Aug 11, New Delhi: Visiting Sri Lanka is not necessary for the United Nations to conduct an effective investigation into the alleged war crimes, the U.N. Human Rights Chief Navi Pillay has said.
In response to Sri Lankan government defiant stance that it will not allow any international investigator to enter the country to collect evidence, the UN High Commissioner for Human Rights has said that there is a large amount of information available outside the country.
"There is a wealth of information outside of Sri Lanka which can be tapped into," Pillay has told the Thomson Reuters Foundation in an email response to questions.
The UN Human Rights Council in March this year adopted a resolution mandating the UN High Commissioner's office to undertake a comprehensive independent investigation into alleged serious human rights violations and crimes by both the government and the Tamil Tiger terrorist group LTTE during the seven years from 2002 to 2009 of the three-decade long war.
Sri Lanka maintains that the probe is an unnecessary and unethical intrusion into the island nations' sovereignty.
Furthermore, Sri Lanka accused that Pillay, a South African of Tamil origin, is biased against Sri Lanka and the government has refused to accept the UN investigation due to concerns over its legality, fairness, and conflict of interest issues.
The government has consistently stated that it will not cooperate with the inquiry or grant visas to U.N. investigators to collect evidence.
"The credibility of the report will depend on it reflecting proper standards of corroboration of evidence, whether the team is allowed into the country or not," Pillay has said adding that credible investigations were carried out on Syria and North Korea, for example, despite no access.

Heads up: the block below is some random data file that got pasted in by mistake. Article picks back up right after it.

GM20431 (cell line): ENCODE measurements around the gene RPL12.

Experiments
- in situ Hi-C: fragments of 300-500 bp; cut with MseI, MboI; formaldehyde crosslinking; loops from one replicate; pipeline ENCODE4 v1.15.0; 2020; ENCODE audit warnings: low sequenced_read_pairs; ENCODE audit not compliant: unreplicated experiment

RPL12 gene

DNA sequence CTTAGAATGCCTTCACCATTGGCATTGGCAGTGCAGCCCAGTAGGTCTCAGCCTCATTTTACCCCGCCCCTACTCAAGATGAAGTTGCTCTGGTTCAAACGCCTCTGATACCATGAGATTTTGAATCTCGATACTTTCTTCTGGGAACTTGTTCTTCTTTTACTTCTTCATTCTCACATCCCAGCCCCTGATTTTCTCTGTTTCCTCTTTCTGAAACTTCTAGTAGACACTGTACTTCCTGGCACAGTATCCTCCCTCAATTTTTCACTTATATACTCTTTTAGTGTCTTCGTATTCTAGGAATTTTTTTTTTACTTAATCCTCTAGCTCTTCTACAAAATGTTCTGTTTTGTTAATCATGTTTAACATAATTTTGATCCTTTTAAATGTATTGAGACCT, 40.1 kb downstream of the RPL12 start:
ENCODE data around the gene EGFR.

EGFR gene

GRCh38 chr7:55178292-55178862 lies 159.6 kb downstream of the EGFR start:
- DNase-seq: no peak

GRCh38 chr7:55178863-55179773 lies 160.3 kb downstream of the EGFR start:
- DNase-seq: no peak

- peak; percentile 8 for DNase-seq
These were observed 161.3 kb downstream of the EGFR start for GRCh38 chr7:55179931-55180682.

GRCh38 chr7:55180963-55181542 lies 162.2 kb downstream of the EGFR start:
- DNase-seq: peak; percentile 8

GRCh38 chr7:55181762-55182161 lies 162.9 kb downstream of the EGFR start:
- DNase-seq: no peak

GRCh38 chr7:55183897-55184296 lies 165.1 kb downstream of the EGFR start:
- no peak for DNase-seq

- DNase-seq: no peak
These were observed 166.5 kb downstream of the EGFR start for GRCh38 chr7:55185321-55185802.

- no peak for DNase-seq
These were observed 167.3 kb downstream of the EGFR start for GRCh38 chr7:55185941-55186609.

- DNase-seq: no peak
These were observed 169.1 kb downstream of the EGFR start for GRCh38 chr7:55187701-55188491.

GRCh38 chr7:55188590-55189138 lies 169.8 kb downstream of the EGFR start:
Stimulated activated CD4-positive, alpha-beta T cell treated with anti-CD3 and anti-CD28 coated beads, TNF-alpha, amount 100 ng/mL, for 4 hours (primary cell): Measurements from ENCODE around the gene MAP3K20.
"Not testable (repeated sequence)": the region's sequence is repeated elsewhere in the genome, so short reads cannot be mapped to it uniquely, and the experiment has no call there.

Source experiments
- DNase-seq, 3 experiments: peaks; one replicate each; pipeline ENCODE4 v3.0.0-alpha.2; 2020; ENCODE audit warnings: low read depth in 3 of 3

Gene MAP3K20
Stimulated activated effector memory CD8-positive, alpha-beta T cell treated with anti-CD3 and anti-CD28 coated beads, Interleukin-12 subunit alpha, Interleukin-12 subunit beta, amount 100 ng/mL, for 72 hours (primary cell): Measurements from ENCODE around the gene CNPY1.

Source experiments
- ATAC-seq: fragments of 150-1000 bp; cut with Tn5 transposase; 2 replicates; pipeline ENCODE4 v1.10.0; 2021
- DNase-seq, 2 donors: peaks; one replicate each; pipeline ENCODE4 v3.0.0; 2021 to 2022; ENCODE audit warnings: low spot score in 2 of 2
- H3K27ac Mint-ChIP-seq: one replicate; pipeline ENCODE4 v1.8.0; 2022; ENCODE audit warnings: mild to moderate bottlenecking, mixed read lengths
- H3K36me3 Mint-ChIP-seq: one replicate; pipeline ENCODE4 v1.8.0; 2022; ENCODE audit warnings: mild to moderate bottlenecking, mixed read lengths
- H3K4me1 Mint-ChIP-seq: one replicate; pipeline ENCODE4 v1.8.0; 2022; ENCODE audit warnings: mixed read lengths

"Hardly anyone, apart from the Syrian and Democratic People's Republic of Korea governments, are questioning the credibility of these two inquiries, so I don't see why it should be any different in the case of Sri Lanka," Pillay told Reuters.
The UN official has noted that Sri Lankan media reports have spread false information to discredit the inquiry.
"Regrettably, there has been some serious misinformation and distortion," she said.
The High Commissioner has said that media reports that some countries including India and Thailand have refused to grant visas to the UN team appointed by her to probe Sri Lanka were not true.
No one had applied for a visa for Sri Lanka or any other country, she has stressed.
Pillay has said that the investigation's coordinator and members of the advisory board had been "subjected to personal attacks in some Sri Lankan media that were both distorted and inaccurate."
Pillay appointed Nobel Laureate Martti Ahtisaari, international judge Dame Silvia Cartwright of New Zealand, and Ms Asma Jahangir, former President of Pakistan's Supreme Court Bar Association as experts to the investigative team which will be coordinated by senior human rights official Ms. Sandra Beidas.
Pillay has said that it was important to understand that the investigation was set up for the benefit of all Sri Lankans, as an avenue to achieve lasting peace and reconciliation.
"It is in this context that the Human Rights Council-mandated investigation should be viewed, rather than being seen as a confrontation."
The office of the High Commissioner, in a recent statement said the OHCHR Investigation on Sri Lanka (OISL), based in Geneva will continue to seek to engage with the Sri Lankan government.
"The High Commissioner will continue to request for the OISL to have access to the country to meet with Government officials and others, as well as to have access to all relevant documentation," the statement said.